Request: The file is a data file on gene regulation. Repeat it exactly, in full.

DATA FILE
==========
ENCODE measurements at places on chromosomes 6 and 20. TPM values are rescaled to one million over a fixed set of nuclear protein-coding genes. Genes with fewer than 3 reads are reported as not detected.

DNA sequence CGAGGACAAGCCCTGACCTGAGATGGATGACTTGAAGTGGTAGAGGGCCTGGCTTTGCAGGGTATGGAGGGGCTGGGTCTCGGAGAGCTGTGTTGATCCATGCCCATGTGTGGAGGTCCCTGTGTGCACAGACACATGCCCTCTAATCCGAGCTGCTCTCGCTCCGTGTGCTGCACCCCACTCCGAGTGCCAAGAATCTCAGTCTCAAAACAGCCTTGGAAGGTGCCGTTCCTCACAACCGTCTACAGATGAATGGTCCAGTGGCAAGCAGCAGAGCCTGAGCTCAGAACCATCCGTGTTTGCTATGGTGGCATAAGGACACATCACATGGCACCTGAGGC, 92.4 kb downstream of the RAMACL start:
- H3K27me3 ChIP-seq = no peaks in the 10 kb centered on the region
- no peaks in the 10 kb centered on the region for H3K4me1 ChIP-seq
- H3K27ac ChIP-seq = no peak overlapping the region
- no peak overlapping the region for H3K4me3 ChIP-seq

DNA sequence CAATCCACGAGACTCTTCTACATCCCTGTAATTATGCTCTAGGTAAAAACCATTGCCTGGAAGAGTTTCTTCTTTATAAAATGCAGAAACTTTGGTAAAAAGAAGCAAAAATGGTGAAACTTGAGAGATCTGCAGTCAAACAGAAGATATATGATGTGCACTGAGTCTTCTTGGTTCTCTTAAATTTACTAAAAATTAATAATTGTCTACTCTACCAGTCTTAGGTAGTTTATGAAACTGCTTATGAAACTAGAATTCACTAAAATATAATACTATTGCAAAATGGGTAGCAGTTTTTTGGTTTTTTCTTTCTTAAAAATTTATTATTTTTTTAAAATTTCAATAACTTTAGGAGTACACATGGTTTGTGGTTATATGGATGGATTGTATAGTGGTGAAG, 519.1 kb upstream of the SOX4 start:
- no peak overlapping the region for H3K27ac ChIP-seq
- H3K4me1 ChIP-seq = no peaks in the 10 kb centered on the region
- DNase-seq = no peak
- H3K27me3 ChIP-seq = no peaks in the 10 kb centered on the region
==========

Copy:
ENCODE measurements at places on chromosomes 6 and 20. TPM values are rescaled to one million over a fixed set of nuclear protein-coding genes. Genes with fewer than 3 reads are reported as not detected.

DNA sequence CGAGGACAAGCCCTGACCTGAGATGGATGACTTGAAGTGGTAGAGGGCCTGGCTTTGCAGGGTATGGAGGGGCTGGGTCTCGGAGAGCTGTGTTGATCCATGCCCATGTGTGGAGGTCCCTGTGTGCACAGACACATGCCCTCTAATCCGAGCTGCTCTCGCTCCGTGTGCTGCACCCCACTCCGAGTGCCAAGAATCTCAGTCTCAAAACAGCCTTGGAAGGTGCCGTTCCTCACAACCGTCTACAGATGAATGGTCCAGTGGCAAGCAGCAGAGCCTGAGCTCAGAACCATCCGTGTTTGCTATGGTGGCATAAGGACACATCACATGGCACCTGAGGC, 92.4 kb downstream of the RAMACL start:
- H3K27me3 ChIP-seq = no peaks in the 10 kb centered on the region
- no peaks in the 10 kb centered on the region for H3K4me1 ChIP-seq
- H3K27ac ChIP-seq = no peak overlapping the region
- no peak overlapping the region for H3K4me3 ChIP-seq

DNA sequence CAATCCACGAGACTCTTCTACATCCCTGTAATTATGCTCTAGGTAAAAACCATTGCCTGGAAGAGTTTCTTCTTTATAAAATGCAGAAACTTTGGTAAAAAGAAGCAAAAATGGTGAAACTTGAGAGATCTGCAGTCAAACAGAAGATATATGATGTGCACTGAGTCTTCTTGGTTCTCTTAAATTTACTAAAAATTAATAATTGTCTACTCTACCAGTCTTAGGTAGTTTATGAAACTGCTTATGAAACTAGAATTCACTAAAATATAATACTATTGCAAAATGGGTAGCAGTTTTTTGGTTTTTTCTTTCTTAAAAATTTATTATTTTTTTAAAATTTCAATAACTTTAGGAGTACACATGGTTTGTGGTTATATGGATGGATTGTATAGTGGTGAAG, 519.1 kb upstream of the SOX4 start:
- no peak overlapping the region for H3K27ac ChIP-seq
- H3K4me1 ChIP-seq = no peaks in the 10 kb centered on the region
- DNase-seq = no peak
- H3K27me3 ChIP-seq = no peaks in the 10 kb centered on the region